The Ingredient Process - Delmar

The Ingredient Process
Chapter 6
• Identify the various considerations
made when planning a menu
• Define standardized recipes
• Explain the purpose of product
• Illustrate the considerations made in
conducting quality analysis
Objectives (cont’d.)
• Summarize the ABC analysis method
• Describe how yield cost analyses are
• Evaluate the use of convenience foods,
and the concept of make-or-buy
• Explain the use of buyers’ blind tests
Planning the Menu
• Creating the menu is one of the first
activities to be completed
• Considerations for planning
– Target markets
– Consumer demand
– Required contribution margins
• Menu items must meet required profit margins
Planning the Menu (cont’d.)
• Considerations for planning (cont’d.)
– Available staffing and skills
– Seasonality and availability of foodstuffs
– Available equipment and facilities
– Preferences of chefs, owners, and
Market Research
• Methodically gathering data
– Can help owners and managers make
decisions about recipes
– Can be used for potential ingredients,
customers or suppliers
– If market research indicates a menu item
will not be popular or ingredients are
unavailable, it should be dropped
Recipe Development
• Chef or kitchen manager must meet
customer and profitability needs
• Other needs to consider when
developing recipes
– Cross-utilization of product due to limited
storage space
– Dishware or ingredient limitations
• Both raw and prepared foods used in
multiple fashions
– Helps reduce inventory
– Streamlines production
– Decreases overall procurement costs
Writing Standardized Recipes
• Measured use of tightly specified
ingredients prepared consistently
– Ensures regularity in cost, preparation,
appearance, taste, and yield
• Information in standardized recipes
– ID code, name, ingredients, weights and
measures, directions, yield, portion size,
and cost metrics
Identifying Product Needs
• After menu creation and recipes are
written, identify ingredients
– Determine possible cross-use in the menu
– Lay groundwork for writing ingredient
• Ingredients are categorized by product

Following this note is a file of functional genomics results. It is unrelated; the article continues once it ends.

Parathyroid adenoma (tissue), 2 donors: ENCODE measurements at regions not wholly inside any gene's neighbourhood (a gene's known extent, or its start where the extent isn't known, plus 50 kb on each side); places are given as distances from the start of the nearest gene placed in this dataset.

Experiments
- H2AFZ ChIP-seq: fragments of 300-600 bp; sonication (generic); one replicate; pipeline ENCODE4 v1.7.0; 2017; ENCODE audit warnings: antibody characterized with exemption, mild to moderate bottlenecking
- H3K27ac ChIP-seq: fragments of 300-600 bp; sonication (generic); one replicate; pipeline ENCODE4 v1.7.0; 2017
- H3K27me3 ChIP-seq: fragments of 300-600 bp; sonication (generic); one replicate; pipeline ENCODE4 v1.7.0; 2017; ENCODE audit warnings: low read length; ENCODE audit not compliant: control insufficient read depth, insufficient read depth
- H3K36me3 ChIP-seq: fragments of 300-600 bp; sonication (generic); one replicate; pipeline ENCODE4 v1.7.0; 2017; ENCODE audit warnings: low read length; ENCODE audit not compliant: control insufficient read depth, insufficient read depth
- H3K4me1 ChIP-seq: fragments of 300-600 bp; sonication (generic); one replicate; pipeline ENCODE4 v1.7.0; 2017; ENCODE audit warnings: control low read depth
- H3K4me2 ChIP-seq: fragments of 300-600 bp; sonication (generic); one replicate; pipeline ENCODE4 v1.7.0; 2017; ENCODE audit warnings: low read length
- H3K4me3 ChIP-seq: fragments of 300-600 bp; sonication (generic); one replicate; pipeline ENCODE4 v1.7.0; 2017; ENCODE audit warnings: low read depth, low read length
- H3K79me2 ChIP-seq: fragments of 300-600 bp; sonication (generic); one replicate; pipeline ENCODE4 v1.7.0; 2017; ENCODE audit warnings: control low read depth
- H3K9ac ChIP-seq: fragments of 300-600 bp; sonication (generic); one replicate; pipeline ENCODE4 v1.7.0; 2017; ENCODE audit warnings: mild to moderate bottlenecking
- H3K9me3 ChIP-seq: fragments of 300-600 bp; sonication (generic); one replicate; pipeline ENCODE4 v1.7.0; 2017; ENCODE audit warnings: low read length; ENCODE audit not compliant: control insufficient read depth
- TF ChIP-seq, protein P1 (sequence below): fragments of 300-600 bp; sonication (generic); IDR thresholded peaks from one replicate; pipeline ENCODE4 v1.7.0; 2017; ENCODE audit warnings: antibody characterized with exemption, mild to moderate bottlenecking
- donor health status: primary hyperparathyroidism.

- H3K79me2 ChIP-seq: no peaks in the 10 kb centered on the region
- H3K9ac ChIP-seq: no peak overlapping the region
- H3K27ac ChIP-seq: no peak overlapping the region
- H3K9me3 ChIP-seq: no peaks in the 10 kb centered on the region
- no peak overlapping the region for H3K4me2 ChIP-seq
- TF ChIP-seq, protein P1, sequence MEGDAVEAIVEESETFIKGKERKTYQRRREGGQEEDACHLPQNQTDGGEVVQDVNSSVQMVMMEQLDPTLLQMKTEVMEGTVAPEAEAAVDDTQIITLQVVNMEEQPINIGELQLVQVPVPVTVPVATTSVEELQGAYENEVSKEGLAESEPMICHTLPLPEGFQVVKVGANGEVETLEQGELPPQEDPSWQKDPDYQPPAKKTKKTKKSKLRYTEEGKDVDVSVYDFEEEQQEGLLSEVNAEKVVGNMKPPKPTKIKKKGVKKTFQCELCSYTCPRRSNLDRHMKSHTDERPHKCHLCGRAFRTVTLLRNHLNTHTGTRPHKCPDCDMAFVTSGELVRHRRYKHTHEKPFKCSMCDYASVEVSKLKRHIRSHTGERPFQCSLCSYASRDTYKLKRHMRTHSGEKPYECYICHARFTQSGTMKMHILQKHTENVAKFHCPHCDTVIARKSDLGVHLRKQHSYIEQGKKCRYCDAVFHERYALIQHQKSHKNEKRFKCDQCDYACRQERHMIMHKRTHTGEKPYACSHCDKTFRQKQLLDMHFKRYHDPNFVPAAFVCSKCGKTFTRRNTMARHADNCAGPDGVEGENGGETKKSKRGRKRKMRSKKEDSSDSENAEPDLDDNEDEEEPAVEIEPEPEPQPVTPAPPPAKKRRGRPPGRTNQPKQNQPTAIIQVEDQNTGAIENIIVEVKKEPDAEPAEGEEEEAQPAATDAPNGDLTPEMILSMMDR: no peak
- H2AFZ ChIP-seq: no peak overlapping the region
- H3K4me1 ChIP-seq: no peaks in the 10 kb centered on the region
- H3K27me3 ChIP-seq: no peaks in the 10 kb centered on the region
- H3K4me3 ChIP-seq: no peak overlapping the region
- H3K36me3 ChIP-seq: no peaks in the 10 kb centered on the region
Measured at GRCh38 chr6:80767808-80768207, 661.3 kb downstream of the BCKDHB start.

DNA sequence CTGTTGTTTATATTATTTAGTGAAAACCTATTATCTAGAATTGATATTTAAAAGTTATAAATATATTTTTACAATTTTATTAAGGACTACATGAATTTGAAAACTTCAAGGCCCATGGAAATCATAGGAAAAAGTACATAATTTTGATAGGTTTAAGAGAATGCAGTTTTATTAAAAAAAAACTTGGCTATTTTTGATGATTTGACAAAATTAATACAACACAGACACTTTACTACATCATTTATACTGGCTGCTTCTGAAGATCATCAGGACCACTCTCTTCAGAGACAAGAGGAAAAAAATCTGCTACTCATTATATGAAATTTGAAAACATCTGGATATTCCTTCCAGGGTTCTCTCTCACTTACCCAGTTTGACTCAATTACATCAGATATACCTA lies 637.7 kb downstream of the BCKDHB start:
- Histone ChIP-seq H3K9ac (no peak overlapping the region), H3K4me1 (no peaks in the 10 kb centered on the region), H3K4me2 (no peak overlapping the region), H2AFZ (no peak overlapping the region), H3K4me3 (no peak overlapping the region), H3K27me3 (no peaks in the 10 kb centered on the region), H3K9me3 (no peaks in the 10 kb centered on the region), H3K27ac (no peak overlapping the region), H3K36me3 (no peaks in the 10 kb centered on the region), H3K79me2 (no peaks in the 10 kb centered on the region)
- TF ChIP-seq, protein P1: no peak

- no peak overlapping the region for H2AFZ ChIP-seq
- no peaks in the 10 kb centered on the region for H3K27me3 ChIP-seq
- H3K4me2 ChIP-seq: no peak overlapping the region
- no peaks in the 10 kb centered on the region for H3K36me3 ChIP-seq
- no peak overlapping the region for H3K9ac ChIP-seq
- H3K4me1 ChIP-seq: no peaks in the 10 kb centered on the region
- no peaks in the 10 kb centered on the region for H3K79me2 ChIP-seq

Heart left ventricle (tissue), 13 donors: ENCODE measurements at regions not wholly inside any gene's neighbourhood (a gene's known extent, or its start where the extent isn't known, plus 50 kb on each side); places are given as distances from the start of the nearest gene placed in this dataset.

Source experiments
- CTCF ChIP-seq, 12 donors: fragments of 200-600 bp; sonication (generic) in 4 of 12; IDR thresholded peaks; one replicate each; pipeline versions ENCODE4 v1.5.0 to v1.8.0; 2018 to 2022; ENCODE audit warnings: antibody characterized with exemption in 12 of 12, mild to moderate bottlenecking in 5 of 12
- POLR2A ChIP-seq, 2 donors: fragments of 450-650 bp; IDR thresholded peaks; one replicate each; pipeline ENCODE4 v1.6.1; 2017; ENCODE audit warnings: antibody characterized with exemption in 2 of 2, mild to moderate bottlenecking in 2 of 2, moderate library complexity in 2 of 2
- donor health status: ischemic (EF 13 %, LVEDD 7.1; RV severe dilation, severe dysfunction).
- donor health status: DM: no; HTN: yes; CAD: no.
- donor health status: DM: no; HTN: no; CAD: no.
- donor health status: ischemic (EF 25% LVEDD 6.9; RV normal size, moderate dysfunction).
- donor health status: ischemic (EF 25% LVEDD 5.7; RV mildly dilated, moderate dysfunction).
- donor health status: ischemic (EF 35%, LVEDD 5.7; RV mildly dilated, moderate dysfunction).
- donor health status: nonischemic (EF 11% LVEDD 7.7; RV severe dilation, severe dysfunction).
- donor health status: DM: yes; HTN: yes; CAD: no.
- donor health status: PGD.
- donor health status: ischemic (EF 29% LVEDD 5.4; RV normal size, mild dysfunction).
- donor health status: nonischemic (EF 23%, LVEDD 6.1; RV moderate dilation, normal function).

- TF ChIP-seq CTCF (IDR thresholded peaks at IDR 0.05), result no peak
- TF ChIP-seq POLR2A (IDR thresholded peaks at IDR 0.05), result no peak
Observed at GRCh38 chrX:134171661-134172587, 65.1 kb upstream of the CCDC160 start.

The ABC Analysis
• Type of inventory analysis
– Designed to increase the number of turns
• Number of times in a week or month that a food
item is used up
– Goal: to minimize shelf inventory
• “A” items are most expensive or crucial
to business menu and concept
– Steakhouse example: a steak
The ABC Analysis (cont’d.)
• “B” items are mid-priced inventory items
– Steakhouse example: a baked potato
• “C” items are the cheapest
– Steakhouse example: a straw
• By actively managing “A” items, total
cost of purchases can be decreased
Product Evaluation and Selection
• Chefs and buyers must find best
available products
– To stay competitive
• Types of product analysis
– Quality analysis, value analysis, make-orbuy analysis, and yield cost analysis
Quality Analysis
• Ways to measure ingredient quality
– Nutrition and health value
– Freshness
– Appearance
– Aroma
– Taste and texture
– Consistency
Quality Analysis (cont’d.)
• Blind tests (can cuttings)
– Compare similar items from competing
– Labels removed
– Product should be from cans of similar size
– Evaluation methods include drained weight
tests; count and size test; and taste,
texture, and appearance test
Value Analysis
• Relationship between price and quality
– Once quality assessment has been
conducted, prices are taken into account to
determine relative value
Make-or-Buy Analysis
• Decision to make own products or
purchase from an outside source
• Consider sourcing of ingredients and in
what state of preparedness they are
– Convenience foods are pre-prepared
– Growth seen in every product category
Yield Cost Analysis
• Purpose is to determine the edible
portion cost (EPC)
– Depends on purchase price of ingredients
and edible yield (amount of usable product
available after processing)
– To calculate: divide as purchased cost
(APC) by the edible portion (EP) weight
Yield Cost Analysis (cont’d.)
• Butcher’s yield test
– Evaluates the cost of staff cutting their own
portions or buying the product preportioned
– Reveals three important cost
considerations: yield percentage, the EP
cost, and the cost factor multiplier
Writing Product Specifications
• Ensures quality standards are met
• Three forms of product specifications
– Internal
• Includes portion size, preparation, and
presentation directions
– External
• Clearly describe products to purveyors
Writing Product Specifications
• Three forms of product specifications
– General conditions
• Describes business considerations such as
delivery times and locations, billing instructions,
and related information
The Specification Form
• Information included on the form
– Generic product name
– Product specification reference guide code
– Brand name
– Supplier catalog code
– Intended use of product
– Packaging and market form
The Specification Form (cont’d.)
• Information (cont’d.)
– Size
– Acceptable trim
– Grade and color
– Place of origin
– Acceptable substitutes
– Price limitations
• Planning the menu precedes developing
the recipe
– Many factors involved in each
– Both may use market research to assist
• Cross-utilization of ingredients
decreases overall procurement costs
• ABC analysis used to manage inventory
Summary (cont’d.)
• Several types of product analysis exist
to help make decisions on ingredients
or suppliers
• Product specifications are important in
obtaining consistent ingredients
– Three types of specifications: internal,
external, and general conditions